People who are already interested in participating in clinical trials may do so for different reasons and require differentiated communication strategies that reinforce existing perceptions. Healthy volunteers may be motivated by altruism, helping others, and contributing to fighting disease. Patients with health conditions may want to help others like them but may also be hoping for access to new treatments that have the potential to improve their health.11

The current Australian governments’ investments in improving systems and processes for clinical trial activity need to be matched by investment in coordinated and sustained engagement with the people who are essential to successful clinical trials: clinicians and patients. There are working examples. The British governments have further strengthened their collective commitment to patient‐focused clinical research across the UK. This includes active engagement at multiple levels with health care providers and members of the public as well as other stakeholders.22 Australian governments need a similar focus on clinician and consumer engagement. We provide examples of possible actions in the Box.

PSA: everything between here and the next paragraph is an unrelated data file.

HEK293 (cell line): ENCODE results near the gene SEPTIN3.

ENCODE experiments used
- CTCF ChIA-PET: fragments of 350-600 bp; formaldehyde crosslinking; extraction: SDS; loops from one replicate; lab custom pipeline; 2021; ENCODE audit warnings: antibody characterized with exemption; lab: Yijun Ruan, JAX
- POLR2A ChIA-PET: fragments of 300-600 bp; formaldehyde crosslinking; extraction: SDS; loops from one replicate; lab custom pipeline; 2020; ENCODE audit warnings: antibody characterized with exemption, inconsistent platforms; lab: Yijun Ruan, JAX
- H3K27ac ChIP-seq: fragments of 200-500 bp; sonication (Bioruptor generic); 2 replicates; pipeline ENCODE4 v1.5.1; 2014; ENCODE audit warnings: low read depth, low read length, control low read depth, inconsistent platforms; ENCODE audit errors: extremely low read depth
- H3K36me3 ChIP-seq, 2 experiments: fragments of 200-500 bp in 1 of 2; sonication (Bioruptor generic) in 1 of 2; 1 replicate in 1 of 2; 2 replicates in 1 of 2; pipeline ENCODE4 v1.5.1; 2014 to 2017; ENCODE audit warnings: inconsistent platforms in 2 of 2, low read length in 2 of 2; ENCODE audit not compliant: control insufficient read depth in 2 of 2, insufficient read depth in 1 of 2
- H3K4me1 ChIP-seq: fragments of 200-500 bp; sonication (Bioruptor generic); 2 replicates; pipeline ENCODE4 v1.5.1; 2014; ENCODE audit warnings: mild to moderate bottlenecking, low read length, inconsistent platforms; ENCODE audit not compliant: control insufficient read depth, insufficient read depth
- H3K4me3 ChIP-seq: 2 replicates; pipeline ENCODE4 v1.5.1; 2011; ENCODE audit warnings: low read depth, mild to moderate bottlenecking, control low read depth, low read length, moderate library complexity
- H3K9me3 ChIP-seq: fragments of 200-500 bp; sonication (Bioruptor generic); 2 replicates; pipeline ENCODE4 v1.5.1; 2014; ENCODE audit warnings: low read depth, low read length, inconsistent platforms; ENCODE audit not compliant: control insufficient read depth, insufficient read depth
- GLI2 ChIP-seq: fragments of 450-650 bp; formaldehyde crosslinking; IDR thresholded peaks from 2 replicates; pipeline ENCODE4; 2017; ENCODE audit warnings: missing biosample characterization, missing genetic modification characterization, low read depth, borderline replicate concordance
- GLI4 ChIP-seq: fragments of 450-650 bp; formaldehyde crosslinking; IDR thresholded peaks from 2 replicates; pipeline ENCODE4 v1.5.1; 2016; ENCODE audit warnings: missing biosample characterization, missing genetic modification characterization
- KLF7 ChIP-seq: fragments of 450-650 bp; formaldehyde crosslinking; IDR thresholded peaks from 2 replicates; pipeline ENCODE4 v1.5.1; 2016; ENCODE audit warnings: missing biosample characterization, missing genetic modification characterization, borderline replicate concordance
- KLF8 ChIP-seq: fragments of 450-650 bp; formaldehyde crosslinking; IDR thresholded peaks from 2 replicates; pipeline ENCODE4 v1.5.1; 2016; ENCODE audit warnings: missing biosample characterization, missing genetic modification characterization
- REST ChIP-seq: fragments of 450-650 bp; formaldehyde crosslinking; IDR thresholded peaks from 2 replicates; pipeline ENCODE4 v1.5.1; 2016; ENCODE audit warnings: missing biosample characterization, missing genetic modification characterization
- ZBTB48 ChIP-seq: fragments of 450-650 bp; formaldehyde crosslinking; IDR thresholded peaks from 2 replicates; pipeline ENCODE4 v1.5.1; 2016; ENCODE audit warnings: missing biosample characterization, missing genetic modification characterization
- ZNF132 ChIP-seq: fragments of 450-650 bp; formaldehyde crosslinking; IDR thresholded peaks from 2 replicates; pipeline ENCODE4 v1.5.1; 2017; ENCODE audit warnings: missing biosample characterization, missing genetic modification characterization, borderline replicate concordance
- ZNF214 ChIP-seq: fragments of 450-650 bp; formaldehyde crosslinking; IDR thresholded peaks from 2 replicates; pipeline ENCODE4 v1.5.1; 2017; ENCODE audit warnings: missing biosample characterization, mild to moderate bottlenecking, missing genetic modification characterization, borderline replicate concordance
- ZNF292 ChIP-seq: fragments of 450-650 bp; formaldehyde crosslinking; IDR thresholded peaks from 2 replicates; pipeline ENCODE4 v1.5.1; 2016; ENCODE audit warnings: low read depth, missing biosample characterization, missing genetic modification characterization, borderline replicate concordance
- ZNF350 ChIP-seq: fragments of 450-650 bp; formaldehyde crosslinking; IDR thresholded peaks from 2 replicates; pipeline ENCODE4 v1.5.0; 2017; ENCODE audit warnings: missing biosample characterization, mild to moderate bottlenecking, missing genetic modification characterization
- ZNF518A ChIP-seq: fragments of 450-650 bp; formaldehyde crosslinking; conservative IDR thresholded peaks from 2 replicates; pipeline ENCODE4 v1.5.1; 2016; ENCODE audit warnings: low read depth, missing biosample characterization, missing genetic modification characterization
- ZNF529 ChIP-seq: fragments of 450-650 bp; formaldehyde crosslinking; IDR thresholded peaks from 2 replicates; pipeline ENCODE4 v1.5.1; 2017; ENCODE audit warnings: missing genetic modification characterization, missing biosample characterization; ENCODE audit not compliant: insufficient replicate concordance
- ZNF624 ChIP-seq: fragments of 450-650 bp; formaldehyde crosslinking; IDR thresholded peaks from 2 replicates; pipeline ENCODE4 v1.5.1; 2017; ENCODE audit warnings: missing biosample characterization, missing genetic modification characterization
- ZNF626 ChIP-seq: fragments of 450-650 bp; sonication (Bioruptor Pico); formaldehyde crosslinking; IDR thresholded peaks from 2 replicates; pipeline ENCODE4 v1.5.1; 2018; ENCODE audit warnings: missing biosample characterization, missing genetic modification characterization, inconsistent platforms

Greater consumer involvement in all aspects of clinical trial design and conduct has the potential to deliver improved trial participation and ensures that clinical trials are dealing with issues and interventions that matter to patients. Consumers can help to make sure that potential participants are provided with relevant, understandable information to aid decisions about participation in a trial. Reducing the length and complexity of clinical trial information sheets and consent forms represents an important step in this process.23